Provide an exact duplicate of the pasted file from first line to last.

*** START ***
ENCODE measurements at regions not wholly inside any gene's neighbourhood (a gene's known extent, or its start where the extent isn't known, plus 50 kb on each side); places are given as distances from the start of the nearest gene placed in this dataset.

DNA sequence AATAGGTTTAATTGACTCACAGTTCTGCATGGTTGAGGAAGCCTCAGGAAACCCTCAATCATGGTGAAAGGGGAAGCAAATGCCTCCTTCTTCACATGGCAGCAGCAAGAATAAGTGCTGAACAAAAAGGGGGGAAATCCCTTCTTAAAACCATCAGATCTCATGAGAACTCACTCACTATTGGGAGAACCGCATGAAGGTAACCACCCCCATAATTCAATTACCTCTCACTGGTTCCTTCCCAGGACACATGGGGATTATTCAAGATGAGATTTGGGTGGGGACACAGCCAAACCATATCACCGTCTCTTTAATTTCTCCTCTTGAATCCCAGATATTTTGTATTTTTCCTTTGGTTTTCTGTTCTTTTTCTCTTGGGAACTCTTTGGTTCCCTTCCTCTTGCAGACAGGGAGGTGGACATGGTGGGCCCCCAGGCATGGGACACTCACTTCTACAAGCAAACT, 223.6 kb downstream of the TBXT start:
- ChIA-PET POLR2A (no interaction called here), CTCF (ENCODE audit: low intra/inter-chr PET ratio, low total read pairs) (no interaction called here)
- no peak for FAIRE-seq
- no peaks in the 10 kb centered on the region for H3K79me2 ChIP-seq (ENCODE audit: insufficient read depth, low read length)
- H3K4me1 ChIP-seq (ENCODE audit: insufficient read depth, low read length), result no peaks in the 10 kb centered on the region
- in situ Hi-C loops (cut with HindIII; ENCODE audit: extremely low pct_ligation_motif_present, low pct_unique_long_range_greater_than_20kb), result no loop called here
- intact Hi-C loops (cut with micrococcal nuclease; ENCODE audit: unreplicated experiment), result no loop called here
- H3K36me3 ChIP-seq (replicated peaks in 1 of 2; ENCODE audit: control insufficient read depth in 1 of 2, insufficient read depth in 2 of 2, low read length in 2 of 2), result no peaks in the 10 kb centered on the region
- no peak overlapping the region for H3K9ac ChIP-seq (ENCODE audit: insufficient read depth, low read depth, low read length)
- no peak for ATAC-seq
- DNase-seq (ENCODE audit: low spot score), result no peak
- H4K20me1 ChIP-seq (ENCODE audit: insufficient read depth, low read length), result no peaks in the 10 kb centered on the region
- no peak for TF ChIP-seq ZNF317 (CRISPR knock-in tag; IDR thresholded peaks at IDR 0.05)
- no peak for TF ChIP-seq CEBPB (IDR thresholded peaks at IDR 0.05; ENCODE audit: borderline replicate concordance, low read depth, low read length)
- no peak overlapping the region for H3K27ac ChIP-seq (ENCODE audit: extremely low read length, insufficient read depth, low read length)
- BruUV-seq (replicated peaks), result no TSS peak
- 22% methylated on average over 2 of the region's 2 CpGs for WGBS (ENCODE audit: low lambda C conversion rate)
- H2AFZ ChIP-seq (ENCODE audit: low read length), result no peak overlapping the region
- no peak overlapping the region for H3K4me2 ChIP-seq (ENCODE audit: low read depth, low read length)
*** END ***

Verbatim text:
ENCODE measurements at regions not wholly inside any gene's neighbourhood (a gene's known extent, or its start where the extent isn't known, plus 50 kb on each side); places are given as distances from the start of the nearest gene placed in this dataset.

DNA sequence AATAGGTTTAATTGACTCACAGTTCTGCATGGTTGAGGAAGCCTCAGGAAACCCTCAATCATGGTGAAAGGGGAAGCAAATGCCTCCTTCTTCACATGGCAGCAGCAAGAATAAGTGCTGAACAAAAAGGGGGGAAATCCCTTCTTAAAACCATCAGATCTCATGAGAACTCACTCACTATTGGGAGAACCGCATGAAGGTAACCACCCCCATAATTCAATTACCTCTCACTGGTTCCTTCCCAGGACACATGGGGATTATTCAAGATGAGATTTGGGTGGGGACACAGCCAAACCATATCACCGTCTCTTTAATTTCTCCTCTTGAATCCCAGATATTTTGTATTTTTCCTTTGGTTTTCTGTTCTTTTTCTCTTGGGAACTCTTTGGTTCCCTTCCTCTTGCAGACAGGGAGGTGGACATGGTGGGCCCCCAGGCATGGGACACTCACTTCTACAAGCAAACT, 223.6 kb downstream of the TBXT start:
- ChIA-PET POLR2A (no interaction called here), CTCF (ENCODE audit: low intra/inter-chr PET ratio, low total read pairs) (no interaction called here)
- no peak for FAIRE-seq
- no peaks in the 10 kb centered on the region for H3K79me2 ChIP-seq (ENCODE audit: insufficient read depth, low read length)
- H3K4me1 ChIP-seq (ENCODE audit: insufficient read depth, low read length), result no peaks in the 10 kb centered on the region
- in situ Hi-C loops (cut with HindIII; ENCODE audit: extremely low pct_ligation_motif_present, low pct_unique_long_range_greater_than_20kb), result no loop called here
- intact Hi-C loops (cut with micrococcal nuclease; ENCODE audit: unreplicated experiment), result no loop called here
- H3K36me3 ChIP-seq (replicated peaks in 1 of 2; ENCODE audit: control insufficient read depth in 1 of 2, insufficient read depth in 2 of 2, low read length in 2 of 2), result no peaks in the 10 kb centered on the region
- no peak overlapping the region for H3K9ac ChIP-seq (ENCODE audit: insufficient read depth, low read depth, low read length)
- no peak for ATAC-seq
- DNase-seq (ENCODE audit: low spot score), result no peak
- H4K20me1 ChIP-seq (ENCODE audit: insufficient read depth, low read length), result no peaks in the 10 kb centered on the region
- no peak for TF ChIP-seq ZNF317 (CRISPR knock-in tag; IDR thresholded peaks at IDR 0.05)
- no peak for TF ChIP-seq CEBPB (IDR thresholded peaks at IDR 0.05; ENCODE audit: borderline replicate concordance, low read depth, low read length)
- no peak overlapping the region for H3K27ac ChIP-seq (ENCODE audit: extremely low read length, insufficient read depth, low read length)
- BruUV-seq (replicated peaks), result no TSS peak
- 22% methylated on average over 2 of the region's 2 CpGs for WGBS (ENCODE audit: low lambda C conversion rate)
- H2AFZ ChIP-seq (ENCODE audit: low read length), result no peak overlapping the region
- no peak overlapping the region for H3K4me2 ChIP-seq (ENCODE audit: low read depth, low read length)